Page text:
asking your help to finance a worthy project. As you may know, the USS Midway
has been made in to a museum and is moored in downtown San Diego. Much
restoration work has been done and more is planned. Of course, this costs
I am asking for your help with one small part of the restoration effort. One of the squadron ready rooms is being renovated so as to depict a Vietnam era light attack ready room. The pilots who flew in these squadrons were then the business end of the Navy and bore the brunt of the Navy combat losses during the Vietnam conflict. The restored ready room aboard the Midway will give visitors a good sense of what it was like to serve on the Navy's longest serving carrier (49 years) during the Vietnam conflict. We need $12,000 dollars for this project, of which $2500 has already been committed. That leaves $9500 to be raised. The work is being organized and done by unpaid volunteers, mostly Navy veterans. I think that is a very small cost to recognize those who were a part of the struggle in Vietnam. As you know, that effort had a big impact on our class. It was a long and largely thankless effort in our struggle against communism, but every man did his duty and quite a few lost their lives. I hope you will support this modest effort to recognize these men.
Checks should be made out to: San Diego Aircraft Carrier Museum. Write VA/VMA ready room project in the memo section of the check. You may send your check to:
San Diego Aircraft Carrier Museum
910 N. Harbor Drive
San Diego, CA 92101
or send them to me at:
Capt. Michael Cronin USN-Ret.
13121 Esworthy Road
North Potomac, MD 20878
Here are a few statistics that may help illustrate what I am saying:
USNA63 classmates lost in Vietnam (total KIA)- 13
USNA63 classmates lost (KIA) in Vietnam flying A4 Skyhawk-6; , A6 Intruder-3, A1 Skyraider-1
USNA63 classmates taken prisoner in Vietnam-2, both while flying A4 Skyhawk.
I don't know the statistics for other classes, but I believe they are similar. Admiral Stockdale (USNA 47) and Senator McCain (USNA 57) were both flying the A4 when they went down.
Statistics for the Navy as a whole are even more dramatic:
Type Number lost KIA POW
A4 271 98 48
A7 99 30 7
A1 65 34 3
A6 86 92 23
Almost all these losses were to ground fire or SA-2 missiles. Migs got only 3 A1s and one A4. A1s and A4s each got one mig.
The Marines lost an additional 91 A4s with 2 fatalities and one POW. The Marines operated primarily in South Vietnam in direct support of ground forces where rescue efforts were both more feasible and more likely to succeed.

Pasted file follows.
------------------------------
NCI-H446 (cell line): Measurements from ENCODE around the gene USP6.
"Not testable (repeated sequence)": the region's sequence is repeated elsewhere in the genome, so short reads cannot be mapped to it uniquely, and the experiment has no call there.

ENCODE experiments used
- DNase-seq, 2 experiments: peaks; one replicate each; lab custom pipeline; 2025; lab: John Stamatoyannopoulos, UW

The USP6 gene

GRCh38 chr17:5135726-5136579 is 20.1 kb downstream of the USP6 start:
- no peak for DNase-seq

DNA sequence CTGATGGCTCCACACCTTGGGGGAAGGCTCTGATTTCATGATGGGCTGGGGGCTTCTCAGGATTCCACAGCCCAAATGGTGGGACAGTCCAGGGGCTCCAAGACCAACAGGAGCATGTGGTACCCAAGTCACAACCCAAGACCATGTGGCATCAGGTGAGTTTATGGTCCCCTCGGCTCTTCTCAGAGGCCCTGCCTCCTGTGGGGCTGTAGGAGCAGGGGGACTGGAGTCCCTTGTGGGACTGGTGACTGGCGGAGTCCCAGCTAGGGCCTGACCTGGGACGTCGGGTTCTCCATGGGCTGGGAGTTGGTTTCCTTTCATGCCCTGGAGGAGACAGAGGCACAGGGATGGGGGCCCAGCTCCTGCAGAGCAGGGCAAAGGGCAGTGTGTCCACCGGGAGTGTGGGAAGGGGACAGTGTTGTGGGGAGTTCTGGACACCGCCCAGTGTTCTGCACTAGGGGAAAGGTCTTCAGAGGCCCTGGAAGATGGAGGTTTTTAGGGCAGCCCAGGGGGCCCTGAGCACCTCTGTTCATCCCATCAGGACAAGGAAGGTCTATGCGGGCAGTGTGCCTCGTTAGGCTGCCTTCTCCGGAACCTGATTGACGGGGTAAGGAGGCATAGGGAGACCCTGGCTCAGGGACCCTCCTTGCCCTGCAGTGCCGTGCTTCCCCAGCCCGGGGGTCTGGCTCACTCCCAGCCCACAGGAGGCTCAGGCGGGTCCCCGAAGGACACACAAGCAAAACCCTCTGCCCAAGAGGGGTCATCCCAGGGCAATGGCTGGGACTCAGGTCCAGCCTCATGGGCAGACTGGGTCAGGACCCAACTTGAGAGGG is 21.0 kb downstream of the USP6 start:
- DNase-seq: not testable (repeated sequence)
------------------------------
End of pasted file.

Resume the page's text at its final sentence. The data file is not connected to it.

That makes the total A4 combat loss 362 with 100 fatalities and 49 POWs. Quite a few more were lost in accidents related to combat operations, but not in direct combat. The fires on the Forrestal and Oriskany are examples of this. Ordnance being readied for use in combat started both fires. Many lives and aircraft were lost in both cases.
The Navy lost more A4s than any other aircraft type by a wide margin. The second greatest losses were suffered by the F4 with 128 lost with 65 fatalities and 42 POWs.
Just for comparison, the Air Force lost 397 F-105s with 150 fatalities and 103 POWs.
Combat losses are nothing to boast about. I simply make the point that attack squadrons, especially the A4 squadrons, bore the brunt of the Navy action and suffered the greatest losses within the Navy.
USS Midway made three combat cruises during the Vietnam conflict. Ready 3 aboard the USS Midway will commemorate the efforts and the courage of the men of the attack squadrons who flew these dangerous and thankless missions. As much as possible, it will be restored to be as it was during the Vietnam War. Those who lost their lives will be listed by name. The details are still being worked out.
As you may have already heard, there will be an A4 placed on board midway and dedicated on September 17th this year. The aircraft was assigned to VA-23 during the war and it has been repainted in squadron colors. VA-23 made one cruise on the Midway during the war. (April-November 1965). Two of our classmates, Dan Moran and Stan Smiley, were KIA while in VA-23. I was captured while serving in VA-23. Our classmate Ron Machens also served in VA-23. I encourage all of you who are able to attend to do so. The Midway is worth a visit even though the ready room and some other restoration projects will not be complete by then. It sure gave me pause to stand on the same flight deck I stood on in May of 1965 when I first reported for duty in VA-23 in the Tonkin Gulf.
Thanks for your consideration and support